If they want to win races again they need to find another outstanding manager.

Max Mosley

But others see Ferrari's spiralling situation as endemic of the current regime at Maranello.

"I believe that the structure that they had in the past with Jean Todt, Ross Brawn, Rory Byrne, Nigel Stepney and the rest of them is very, very different to what we see now," said Caterham team advisor Colin Kolles.

Montezemolo's exit is another big blow, F1 supremo Bernie Ecclestone admitted.

"His leaving is for me the same as Mr Enzo (Ferrari) dying," he said. "He has become Ferrari. You see him, you see Ferrari."

Former FIA president Max Mosley, however, never quite saw eye-to-eye with Montezemolo, and he thinks Wednesday might now be a turning point for the fabled team.

"In truth, Ferrari have never been quite the same since Jean left," he told Reuters. "If they want to win races again they need to find another outstanding manager."

One thing, however, was left undoubtedly clear on Wednesday - Ferrari itself is going nowhere.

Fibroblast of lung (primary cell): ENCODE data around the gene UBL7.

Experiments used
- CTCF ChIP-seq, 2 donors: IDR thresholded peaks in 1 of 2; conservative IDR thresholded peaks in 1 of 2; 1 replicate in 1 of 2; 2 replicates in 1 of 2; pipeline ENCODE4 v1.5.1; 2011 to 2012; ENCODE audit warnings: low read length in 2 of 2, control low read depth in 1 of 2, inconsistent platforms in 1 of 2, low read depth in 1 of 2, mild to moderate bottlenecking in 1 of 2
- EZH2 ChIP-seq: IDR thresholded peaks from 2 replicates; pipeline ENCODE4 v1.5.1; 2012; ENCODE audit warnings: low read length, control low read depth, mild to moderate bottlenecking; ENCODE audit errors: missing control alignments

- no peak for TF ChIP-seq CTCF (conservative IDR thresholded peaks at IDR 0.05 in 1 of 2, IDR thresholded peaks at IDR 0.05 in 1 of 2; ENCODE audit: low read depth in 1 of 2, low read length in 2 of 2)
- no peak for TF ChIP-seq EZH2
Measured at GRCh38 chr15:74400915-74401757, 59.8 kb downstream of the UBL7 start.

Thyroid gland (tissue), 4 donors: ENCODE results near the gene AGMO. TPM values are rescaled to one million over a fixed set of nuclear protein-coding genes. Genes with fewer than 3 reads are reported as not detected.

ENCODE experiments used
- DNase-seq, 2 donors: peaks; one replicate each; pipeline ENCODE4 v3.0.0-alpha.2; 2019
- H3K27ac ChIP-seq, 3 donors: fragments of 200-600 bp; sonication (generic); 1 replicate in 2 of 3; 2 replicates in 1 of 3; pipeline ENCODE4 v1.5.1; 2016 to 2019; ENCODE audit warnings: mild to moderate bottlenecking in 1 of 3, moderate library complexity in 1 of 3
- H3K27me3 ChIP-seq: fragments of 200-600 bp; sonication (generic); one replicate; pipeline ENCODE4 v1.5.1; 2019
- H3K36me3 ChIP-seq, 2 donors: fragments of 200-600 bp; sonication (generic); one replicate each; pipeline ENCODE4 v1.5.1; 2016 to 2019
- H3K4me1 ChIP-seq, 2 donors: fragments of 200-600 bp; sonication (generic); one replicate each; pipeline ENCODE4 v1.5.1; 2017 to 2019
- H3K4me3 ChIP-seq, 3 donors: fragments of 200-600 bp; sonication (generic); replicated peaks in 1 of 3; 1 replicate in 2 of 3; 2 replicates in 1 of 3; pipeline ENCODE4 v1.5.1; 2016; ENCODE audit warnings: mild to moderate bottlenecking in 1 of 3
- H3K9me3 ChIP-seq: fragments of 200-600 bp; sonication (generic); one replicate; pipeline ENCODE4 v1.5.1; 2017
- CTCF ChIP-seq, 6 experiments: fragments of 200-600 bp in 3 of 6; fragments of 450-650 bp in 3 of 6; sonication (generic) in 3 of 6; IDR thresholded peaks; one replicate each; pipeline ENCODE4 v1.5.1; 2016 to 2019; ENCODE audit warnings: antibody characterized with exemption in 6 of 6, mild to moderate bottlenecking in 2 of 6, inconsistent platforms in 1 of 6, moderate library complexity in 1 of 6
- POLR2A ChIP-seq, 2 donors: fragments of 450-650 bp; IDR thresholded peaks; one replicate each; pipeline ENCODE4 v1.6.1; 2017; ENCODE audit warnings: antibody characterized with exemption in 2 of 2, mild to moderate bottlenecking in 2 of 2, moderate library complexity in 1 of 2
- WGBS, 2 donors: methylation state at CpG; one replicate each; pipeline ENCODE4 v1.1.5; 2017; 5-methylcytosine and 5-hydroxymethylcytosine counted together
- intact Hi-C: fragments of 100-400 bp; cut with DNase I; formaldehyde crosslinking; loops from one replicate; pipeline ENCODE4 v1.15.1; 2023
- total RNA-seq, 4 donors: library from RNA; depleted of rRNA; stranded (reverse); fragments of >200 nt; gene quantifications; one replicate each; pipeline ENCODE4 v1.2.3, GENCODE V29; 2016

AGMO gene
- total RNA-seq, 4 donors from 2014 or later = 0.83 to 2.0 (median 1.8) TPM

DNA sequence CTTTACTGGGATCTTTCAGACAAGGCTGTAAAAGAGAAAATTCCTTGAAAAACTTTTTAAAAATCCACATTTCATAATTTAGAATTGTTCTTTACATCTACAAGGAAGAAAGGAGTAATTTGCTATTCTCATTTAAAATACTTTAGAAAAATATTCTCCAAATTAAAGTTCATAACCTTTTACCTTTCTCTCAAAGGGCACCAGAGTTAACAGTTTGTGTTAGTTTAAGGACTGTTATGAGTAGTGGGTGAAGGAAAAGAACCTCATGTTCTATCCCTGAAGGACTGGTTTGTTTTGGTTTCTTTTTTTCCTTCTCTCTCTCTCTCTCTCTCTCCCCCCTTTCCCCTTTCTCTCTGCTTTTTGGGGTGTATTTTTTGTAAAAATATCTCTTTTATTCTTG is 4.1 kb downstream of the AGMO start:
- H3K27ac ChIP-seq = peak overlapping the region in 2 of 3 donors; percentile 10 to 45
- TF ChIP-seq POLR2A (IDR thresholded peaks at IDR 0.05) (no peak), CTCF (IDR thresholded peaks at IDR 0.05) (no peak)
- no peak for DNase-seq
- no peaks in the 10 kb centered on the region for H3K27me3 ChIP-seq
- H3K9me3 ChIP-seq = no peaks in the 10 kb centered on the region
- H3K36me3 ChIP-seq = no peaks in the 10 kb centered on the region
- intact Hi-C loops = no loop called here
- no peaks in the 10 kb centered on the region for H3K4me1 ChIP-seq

"Montezemolo explained to me that we are bound by contracts with Ecclestone to stay in F1 at least until 2020," Marchionne told Italian reporters, "but for me it should be much longer.

"If it was up to me it would be 120 years."

shares
comments
Rosberg pressure 'too big' at Monza - Wolff

Previous article

Rosberg pressure 'too big' at Monza - Wolff

Next article

'No discussions' about Ferrari return - Brawn

'No discussions' about Ferrari return - Brawn
Load comments
Russian Grand Prix driver ratings Prime

Russian Grand Prix driver ratings

The 2021 Russian GP was decided by late-arriving rain that allowed some to climb and caused others to plummet. But the events which played out beforehand are equally significant when considering the all-important driver ratings

The "blind faith" Mercedes call that won Hamilton his 100th F1 race Prime

The "blind faith" Mercedes call that won Hamilton his 100th F1 race

Until rain turned the Russian Grand Prix on its head in the closing stages, Lando Norris was set to convert his first Formula 1 pole position into a maiden win. But having recovered well from being shuffled back at the start, Hamilton and his Mercedes team called the changing conditions spot-on for a landmark 100th F1 victory

Why momentum is again behind Australia's aces Prime

Why momentum is again behind Australia's aces

At the Italian Grand Prix Daniel Ricciardo turned around a troubled F1 season and, in F2, Oscar Piastri demonstrated once again that he is a potential star of the future. BEN EDWARDS weighs up the prospects of F1 having two Australian stars